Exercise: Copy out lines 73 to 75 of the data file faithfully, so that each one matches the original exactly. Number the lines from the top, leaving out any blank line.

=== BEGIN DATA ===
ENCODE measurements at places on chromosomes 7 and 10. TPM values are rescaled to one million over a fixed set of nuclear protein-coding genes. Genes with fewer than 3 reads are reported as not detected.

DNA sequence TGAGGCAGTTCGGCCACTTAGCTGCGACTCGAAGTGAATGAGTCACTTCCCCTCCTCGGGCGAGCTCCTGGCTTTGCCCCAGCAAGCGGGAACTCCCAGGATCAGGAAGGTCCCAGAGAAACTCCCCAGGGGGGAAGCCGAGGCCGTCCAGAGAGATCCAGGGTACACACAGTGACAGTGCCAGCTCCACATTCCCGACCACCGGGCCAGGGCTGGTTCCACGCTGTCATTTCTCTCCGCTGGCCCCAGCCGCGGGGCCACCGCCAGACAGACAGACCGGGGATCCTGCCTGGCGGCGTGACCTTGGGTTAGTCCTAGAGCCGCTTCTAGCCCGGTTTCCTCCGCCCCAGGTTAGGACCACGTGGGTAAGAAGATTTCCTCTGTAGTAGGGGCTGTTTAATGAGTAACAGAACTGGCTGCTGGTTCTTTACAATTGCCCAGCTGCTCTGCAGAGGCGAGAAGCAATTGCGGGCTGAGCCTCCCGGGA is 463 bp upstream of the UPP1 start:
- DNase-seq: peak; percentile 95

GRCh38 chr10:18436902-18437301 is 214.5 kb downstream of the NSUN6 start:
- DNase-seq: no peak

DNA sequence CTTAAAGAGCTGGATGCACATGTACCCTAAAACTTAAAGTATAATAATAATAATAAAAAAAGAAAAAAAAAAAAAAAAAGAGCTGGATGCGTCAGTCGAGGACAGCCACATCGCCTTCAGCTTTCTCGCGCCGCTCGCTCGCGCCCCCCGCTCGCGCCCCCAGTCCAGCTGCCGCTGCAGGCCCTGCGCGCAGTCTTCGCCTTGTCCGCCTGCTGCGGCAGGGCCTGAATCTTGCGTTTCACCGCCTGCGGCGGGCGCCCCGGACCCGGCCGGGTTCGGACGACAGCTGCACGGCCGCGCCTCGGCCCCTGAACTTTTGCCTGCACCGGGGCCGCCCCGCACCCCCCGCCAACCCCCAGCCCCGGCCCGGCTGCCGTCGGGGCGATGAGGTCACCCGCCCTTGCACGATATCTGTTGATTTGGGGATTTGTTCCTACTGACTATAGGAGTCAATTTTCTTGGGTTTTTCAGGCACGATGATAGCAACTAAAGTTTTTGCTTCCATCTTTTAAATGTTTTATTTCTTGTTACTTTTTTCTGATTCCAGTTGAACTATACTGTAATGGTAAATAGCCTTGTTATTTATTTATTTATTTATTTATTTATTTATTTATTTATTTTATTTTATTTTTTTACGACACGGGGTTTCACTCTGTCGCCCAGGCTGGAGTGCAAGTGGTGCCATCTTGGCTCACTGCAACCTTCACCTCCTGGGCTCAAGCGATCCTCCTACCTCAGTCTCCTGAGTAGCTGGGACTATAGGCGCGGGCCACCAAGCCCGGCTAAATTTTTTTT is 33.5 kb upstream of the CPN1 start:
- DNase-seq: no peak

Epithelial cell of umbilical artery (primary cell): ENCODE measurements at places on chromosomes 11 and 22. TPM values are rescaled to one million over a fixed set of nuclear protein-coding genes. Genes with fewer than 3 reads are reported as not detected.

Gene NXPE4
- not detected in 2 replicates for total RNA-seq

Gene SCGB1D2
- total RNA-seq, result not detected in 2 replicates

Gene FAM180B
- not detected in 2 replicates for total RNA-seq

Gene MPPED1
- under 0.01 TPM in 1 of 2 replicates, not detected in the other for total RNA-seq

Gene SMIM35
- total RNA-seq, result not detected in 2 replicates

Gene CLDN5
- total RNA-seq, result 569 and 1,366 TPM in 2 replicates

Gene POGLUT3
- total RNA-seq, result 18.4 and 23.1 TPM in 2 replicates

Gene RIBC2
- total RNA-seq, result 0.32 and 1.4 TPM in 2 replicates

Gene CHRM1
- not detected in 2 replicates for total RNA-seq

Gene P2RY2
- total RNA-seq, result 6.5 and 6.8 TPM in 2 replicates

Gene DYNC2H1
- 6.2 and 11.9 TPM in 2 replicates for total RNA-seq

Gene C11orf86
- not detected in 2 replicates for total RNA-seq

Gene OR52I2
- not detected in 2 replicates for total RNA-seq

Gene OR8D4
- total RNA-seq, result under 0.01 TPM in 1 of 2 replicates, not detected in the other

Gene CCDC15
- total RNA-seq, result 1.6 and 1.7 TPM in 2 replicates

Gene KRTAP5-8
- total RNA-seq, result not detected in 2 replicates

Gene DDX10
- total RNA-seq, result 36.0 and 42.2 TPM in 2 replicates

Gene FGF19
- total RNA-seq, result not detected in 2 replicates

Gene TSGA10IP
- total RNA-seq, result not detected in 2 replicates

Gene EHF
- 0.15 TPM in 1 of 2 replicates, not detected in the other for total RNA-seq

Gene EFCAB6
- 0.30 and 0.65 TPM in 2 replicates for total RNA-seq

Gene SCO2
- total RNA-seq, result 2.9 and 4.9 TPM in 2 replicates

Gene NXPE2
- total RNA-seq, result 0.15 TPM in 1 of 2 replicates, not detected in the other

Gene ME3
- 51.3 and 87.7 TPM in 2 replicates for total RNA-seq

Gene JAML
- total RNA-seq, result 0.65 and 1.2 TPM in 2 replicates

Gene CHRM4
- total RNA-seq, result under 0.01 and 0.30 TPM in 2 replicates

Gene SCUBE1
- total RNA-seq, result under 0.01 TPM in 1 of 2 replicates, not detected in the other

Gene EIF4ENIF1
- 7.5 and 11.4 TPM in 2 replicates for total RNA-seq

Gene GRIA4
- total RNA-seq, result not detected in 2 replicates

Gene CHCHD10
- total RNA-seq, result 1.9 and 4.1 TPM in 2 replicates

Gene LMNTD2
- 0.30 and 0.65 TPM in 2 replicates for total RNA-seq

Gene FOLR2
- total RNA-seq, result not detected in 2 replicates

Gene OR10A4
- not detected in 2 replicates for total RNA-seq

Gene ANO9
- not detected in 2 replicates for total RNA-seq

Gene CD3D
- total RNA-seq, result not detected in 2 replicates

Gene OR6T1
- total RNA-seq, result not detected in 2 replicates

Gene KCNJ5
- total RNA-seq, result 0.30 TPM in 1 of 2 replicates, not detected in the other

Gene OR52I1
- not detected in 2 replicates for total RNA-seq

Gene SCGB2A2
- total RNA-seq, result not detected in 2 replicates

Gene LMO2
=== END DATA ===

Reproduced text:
Gene OR10A4
- not detected in 2 replicates for total RNA-seq

Gene ANO9